NEW BERN, North Carolina / Sun Journal / October 21, 2010
Melinda was Supercentenarian
By Laura Oleniacz
Sun Journal Staff
She was said to be a pleasant, proud lady who loved the Lord, fried chicken, and collard greens, who worked as a beautician in a shop on Queen Street and who encouraged her children and grandchildren to get up and go forward.
Aroused from a nap by talk of fried chicken and cornbread, Melinda Overton Harris wakes up during her 113th birthday celebration to look at the assortment of flowers, gifts and honorary plaques bestowed upon her by friends, family and community members. Liz Bowles/Sun Journal
At age 114, Melinda Overton Harris would have been one of the oldest living person in the nation, according to an Atlanta, Ga.,-based gerontology researcher. In the absence of records to prove that claim, she was recognized as the oldest known living person in the state until her recent death.
Harris died peacefully in her sleep at the Good Shepherd Home for the Aged on West Street, said Leola Blount, a manager and administrator at the home where Harris lived for 20 years.
Her birthday has been celebrated each year there since she turned 100, Blount said. Her birthday celebration this year was attended by local politicians and dignitaries, and lawmakers including Gov. Bev Perdue sent letters of recognition.
A memorial service is being planned for her at the home next week for the home’s residents.
“She’s special, and she’s lived that long, we felt she should be honored,” Blount said.
Ethel Coward, a Brooklyn, N.Y. resident and the only living sibling of Harris’ three children, said her mother was a pleasant, sweet lady.
“We loved her so much, and we miss her so much,” she said.
Blount described Harris as a sweet, religious, and proud lady who even in her later years, would put on jewelry, a belt around her waist and lipstick in the morning. Although she was not able to walk at the time of her death, Blount said she stayed alert.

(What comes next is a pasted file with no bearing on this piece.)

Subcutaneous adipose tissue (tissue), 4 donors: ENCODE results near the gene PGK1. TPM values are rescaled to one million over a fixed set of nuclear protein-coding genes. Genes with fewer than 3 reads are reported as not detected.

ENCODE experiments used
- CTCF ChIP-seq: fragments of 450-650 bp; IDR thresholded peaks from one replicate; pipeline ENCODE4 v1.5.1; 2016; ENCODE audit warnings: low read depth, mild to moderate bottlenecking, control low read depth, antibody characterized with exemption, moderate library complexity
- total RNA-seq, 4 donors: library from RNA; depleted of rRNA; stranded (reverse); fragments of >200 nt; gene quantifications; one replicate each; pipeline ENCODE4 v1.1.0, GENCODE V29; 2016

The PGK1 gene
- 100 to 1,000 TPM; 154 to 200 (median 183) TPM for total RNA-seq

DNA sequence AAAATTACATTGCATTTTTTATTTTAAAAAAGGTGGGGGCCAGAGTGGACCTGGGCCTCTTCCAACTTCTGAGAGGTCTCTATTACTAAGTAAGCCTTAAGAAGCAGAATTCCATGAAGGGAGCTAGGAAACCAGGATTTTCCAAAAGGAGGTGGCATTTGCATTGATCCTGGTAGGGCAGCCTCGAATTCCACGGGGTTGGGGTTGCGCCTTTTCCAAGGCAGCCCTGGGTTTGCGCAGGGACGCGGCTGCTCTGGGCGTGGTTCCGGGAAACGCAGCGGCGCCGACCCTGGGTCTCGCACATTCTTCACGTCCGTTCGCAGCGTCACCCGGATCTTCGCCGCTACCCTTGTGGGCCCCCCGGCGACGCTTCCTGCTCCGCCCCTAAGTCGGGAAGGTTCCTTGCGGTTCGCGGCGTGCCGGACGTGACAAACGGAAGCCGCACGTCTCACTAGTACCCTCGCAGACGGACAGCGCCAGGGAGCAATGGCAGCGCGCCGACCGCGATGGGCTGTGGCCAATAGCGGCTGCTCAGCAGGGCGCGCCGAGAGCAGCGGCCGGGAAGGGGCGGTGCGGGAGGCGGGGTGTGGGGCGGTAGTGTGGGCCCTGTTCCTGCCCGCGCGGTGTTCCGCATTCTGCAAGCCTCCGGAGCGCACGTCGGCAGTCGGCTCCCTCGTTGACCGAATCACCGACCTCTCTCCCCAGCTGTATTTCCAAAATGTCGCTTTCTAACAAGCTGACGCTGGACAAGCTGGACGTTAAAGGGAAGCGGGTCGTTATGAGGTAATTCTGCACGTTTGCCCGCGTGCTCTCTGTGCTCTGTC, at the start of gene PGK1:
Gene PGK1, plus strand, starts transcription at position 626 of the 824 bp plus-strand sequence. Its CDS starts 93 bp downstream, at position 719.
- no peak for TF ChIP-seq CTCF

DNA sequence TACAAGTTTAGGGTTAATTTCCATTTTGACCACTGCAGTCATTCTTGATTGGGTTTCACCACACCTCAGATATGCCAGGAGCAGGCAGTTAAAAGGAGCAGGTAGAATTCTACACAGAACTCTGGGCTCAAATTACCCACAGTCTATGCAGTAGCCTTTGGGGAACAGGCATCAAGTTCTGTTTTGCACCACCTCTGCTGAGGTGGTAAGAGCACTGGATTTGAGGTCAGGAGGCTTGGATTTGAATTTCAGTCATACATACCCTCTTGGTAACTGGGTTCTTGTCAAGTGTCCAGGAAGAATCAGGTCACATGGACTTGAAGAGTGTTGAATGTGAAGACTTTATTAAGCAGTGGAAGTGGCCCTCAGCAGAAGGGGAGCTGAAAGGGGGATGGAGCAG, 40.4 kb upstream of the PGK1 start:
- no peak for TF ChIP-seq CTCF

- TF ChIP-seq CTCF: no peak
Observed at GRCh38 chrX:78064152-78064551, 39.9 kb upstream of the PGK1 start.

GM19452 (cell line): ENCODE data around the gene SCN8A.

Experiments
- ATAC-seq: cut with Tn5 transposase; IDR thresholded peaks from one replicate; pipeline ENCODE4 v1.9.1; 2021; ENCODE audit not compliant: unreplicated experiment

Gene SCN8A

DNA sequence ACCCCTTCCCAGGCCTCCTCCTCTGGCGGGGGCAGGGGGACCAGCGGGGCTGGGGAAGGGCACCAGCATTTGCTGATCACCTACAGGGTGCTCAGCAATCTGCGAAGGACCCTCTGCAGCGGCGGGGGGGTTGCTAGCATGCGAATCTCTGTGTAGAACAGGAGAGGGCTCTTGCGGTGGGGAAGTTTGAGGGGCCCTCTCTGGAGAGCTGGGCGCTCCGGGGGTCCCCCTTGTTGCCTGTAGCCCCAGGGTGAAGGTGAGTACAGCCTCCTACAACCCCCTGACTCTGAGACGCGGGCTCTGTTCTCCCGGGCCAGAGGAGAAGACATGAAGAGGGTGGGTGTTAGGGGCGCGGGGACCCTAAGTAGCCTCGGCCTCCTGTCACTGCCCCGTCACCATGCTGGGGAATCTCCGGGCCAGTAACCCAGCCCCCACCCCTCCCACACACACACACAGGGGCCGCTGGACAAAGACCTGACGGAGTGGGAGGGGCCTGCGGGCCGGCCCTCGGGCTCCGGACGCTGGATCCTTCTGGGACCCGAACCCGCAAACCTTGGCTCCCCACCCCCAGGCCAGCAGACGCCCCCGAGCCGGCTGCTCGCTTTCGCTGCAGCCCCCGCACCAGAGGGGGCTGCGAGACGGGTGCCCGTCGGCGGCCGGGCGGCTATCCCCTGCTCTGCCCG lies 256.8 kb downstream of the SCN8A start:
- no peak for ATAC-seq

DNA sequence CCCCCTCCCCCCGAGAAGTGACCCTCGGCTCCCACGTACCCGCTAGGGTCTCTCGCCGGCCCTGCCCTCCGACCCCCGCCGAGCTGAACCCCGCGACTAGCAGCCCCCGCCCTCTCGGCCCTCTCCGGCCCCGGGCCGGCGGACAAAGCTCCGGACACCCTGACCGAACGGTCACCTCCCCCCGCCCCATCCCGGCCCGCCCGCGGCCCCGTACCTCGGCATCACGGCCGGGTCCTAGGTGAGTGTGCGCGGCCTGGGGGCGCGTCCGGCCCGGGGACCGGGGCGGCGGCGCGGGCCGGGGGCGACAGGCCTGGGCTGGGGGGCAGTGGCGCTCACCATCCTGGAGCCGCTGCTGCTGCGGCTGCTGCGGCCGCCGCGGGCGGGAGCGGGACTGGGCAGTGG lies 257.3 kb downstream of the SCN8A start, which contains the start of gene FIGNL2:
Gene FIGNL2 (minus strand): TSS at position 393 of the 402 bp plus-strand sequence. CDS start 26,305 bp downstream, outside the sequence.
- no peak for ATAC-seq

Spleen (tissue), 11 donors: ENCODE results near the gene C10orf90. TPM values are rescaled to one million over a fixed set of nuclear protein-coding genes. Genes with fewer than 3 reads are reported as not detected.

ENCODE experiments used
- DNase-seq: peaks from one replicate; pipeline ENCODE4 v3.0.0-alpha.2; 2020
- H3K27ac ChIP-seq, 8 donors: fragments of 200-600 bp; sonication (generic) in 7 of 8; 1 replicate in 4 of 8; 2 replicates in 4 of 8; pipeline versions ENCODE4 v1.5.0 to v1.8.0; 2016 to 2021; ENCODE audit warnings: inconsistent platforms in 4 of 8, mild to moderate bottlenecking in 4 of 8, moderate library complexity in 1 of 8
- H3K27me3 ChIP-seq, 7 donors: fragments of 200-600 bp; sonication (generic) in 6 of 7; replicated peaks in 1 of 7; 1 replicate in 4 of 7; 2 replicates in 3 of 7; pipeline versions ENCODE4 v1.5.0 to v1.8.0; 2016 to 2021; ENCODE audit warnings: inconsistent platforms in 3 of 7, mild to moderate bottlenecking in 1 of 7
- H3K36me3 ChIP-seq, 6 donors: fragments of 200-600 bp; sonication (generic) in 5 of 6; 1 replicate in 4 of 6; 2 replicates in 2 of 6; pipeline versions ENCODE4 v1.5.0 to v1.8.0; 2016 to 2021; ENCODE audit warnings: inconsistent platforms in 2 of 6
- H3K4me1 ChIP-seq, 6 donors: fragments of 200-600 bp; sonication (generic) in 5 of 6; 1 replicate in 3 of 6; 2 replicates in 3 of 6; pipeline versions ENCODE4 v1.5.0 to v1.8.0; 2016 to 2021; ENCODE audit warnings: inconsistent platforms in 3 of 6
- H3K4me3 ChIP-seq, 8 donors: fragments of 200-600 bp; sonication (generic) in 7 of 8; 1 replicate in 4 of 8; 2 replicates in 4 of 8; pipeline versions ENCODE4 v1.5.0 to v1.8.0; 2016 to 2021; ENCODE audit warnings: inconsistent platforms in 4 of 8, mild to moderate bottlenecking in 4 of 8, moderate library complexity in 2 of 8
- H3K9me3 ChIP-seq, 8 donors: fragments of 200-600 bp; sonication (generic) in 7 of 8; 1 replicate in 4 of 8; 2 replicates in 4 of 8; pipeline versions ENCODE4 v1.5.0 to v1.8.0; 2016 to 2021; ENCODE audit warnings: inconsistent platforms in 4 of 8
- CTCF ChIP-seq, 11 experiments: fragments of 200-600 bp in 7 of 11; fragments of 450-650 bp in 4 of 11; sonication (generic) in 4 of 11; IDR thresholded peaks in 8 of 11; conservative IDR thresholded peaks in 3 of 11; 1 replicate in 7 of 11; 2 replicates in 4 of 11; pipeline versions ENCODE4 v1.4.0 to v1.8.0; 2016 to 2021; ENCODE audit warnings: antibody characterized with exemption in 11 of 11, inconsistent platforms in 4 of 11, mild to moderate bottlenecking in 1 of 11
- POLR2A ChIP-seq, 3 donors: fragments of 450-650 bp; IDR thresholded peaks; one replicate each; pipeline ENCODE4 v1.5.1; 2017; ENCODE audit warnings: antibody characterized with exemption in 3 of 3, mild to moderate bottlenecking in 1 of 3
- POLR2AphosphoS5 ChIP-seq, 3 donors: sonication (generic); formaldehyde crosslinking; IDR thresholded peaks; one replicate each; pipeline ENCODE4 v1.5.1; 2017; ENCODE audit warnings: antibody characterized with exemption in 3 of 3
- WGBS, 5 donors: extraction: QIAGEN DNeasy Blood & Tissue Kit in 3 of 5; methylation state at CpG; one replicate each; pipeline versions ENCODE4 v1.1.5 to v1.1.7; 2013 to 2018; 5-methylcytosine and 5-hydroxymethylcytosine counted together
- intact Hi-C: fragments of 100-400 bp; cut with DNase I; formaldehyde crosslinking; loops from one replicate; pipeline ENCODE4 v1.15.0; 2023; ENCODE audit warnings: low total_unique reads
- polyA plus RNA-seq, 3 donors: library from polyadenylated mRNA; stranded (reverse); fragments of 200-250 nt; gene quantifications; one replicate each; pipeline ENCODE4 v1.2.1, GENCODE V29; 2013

“Her number came up and He plucked her out of the garden,” Blount said. “She was truly blessed to have lived that long.”
Robert Young, senior claims researcher for the Los Angeles-based Gerontology Research Group and a senior gerontology consultant for Guinness World Records, said that as of yet, no records have been found proving Harris’ claim of age at 114 years.
However, Young said there was a 1910 U.S. Census record found listing her at age 12 in 1910, making her 112, and the oldest known living person in North Carolina before her death.
The next oldest known living person in the state is a woman named Ruth Oliver, who would have turned 112 this month, according to Young.
The record for the longest-living person in the state was set by Maggie Barnes in 1998. Barnes lived to be 115 years and 319 days old, Young said in an e-mail.
Young said that 1910 census listing was “problematic,” as family members’ ages are often misreported. Other records, such as a birth certificate or family Bible entry, or the 1900 U.S. Census, have not been found. He said it was likely that her family was missed by the 1900 census.
“The bottom line: her age claim is problematic and messy, but she was the oldest-known living resident of North Carolina,” Young wrote in an e-mail. “There’s always a possibility they could do some research after death, too.”
There are a group of factors contributing to longevity, Young said. He said centenarians and supercentenarians tend to have maintained a healthy body weight, 90 percent are female, and most are physically active until age 100 or 105 years. Many have a strong mental constitution.
“It’s like rolling the dice, and coming up with all 12,” Young said. “It can’t just be one secret, it has to be a lot of factors put together.”
Blount said Harris’ secret was her faith in God. “She would always say, ‘prayer changes things,’ ” she said. “She prayed all the time.”
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